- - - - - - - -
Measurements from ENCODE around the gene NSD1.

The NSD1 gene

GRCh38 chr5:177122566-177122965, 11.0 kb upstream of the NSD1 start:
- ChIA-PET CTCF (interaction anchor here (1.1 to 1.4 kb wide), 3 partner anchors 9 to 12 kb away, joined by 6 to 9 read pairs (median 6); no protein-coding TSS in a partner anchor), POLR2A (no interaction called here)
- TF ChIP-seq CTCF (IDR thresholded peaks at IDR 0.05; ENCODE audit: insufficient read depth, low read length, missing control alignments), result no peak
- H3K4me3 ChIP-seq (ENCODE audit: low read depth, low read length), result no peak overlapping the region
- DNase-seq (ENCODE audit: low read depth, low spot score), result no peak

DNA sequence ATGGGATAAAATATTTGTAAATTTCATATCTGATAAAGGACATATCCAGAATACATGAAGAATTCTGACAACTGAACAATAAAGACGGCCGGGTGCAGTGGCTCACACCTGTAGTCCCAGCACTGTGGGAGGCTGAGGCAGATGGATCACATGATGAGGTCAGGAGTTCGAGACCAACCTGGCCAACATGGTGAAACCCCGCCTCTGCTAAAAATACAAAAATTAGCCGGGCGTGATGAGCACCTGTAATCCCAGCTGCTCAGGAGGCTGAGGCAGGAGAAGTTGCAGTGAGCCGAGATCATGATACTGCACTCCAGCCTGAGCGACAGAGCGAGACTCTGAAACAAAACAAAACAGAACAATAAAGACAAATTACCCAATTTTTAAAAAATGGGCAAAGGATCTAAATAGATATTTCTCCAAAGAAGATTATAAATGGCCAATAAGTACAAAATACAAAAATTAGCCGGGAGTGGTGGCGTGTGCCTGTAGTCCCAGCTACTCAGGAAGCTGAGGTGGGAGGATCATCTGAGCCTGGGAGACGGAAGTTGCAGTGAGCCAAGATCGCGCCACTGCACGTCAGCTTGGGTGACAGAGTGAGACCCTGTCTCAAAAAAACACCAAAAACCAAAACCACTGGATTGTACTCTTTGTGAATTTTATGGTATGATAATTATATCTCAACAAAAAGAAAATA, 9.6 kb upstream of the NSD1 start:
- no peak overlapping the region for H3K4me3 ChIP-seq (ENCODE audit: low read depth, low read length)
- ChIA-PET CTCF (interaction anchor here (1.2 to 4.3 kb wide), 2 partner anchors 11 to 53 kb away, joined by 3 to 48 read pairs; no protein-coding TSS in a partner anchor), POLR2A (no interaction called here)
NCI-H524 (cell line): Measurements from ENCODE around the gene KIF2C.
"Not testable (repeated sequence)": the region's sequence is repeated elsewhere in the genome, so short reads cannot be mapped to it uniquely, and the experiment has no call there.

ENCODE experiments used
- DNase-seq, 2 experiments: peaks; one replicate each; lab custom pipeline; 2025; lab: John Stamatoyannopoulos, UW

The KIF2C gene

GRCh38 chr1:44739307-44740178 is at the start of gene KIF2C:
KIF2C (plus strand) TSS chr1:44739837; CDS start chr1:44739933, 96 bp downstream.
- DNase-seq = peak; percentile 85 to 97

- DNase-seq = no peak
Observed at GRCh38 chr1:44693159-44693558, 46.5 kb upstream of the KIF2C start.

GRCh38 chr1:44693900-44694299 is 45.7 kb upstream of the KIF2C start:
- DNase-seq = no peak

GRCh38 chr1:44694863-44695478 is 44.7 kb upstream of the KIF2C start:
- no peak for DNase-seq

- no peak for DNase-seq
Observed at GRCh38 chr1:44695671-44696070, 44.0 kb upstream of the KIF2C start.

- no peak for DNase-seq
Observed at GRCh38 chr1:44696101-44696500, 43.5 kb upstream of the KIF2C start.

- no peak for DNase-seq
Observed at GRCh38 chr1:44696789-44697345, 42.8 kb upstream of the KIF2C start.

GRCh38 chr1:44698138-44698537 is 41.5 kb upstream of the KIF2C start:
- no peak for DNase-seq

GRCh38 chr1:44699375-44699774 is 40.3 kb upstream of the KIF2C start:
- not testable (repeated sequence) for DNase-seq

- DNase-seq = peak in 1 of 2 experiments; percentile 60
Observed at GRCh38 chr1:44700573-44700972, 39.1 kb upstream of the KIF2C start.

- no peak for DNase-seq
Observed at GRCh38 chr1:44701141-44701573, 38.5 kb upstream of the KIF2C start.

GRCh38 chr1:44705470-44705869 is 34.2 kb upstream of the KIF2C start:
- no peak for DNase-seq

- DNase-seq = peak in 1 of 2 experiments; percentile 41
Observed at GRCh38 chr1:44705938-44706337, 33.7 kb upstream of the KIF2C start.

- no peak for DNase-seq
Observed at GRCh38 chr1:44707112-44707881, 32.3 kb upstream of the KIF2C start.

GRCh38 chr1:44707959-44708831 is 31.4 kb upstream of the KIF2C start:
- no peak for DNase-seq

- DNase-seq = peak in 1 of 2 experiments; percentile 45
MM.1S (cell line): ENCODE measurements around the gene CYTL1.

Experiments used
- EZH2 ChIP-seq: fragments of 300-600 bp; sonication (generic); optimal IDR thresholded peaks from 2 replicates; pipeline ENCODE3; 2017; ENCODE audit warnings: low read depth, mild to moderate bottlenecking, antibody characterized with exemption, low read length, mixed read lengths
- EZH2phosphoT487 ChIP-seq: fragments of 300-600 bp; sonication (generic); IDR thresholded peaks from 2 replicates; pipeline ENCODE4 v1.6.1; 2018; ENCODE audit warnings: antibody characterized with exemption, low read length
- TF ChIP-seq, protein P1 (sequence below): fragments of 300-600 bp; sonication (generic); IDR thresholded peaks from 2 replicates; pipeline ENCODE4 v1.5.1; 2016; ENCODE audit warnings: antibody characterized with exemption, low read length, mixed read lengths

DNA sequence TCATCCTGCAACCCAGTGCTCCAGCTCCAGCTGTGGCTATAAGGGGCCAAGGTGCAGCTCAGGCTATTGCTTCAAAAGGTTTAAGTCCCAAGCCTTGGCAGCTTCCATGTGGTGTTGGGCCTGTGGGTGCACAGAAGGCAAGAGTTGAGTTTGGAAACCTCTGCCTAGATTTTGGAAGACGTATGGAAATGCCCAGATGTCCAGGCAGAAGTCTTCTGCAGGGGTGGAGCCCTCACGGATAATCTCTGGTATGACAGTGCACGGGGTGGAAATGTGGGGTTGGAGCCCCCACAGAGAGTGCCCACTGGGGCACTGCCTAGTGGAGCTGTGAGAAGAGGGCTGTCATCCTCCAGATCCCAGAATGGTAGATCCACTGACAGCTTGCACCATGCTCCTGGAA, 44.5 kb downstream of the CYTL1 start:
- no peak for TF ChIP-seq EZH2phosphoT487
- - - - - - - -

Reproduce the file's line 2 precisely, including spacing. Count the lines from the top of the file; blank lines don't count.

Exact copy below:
The NSD1 gene